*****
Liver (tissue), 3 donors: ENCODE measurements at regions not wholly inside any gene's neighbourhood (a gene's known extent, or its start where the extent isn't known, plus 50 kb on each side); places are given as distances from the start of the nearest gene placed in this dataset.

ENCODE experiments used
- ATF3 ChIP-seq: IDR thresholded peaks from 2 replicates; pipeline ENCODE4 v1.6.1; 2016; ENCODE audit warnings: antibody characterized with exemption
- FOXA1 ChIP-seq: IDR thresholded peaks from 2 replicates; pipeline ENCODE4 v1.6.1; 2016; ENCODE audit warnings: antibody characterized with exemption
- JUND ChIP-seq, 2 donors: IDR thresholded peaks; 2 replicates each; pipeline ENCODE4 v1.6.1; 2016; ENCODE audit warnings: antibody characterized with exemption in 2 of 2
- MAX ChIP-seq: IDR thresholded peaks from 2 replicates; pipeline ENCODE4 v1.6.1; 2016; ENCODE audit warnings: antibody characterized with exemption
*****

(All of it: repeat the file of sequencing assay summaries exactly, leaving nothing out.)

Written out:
Liver (tissue), 3 donors: ENCODE measurements at regions not wholly inside any gene's neighbourhood (a gene's known extent, or its start where the extent isn't known, plus 50 kb on each side); places are given as distances from the start of the nearest gene placed in this dataset.

ENCODE experiments used
- ATF3 ChIP-seq: IDR thresholded peaks from 2 replicates; pipeline ENCODE4 v1.6.1; 2016; ENCODE audit warnings: antibody characterized with exemption
- FOXA1 ChIP-seq: IDR thresholded peaks from 2 replicates; pipeline ENCODE4 v1.6.1; 2016; ENCODE audit warnings: antibody characterized with exemption
- JUND ChIP-seq, 2 donors: IDR thresholded peaks; 2 replicates each; pipeline ENCODE4 v1.6.1; 2016; ENCODE audit warnings: antibody characterized with exemption in 2 of 2
- MAX ChIP-seq: IDR thresholded peaks from 2 replicates; pipeline ENCODE4 v1.6.1; 2016; ENCODE audit warnings: antibody characterized with exemption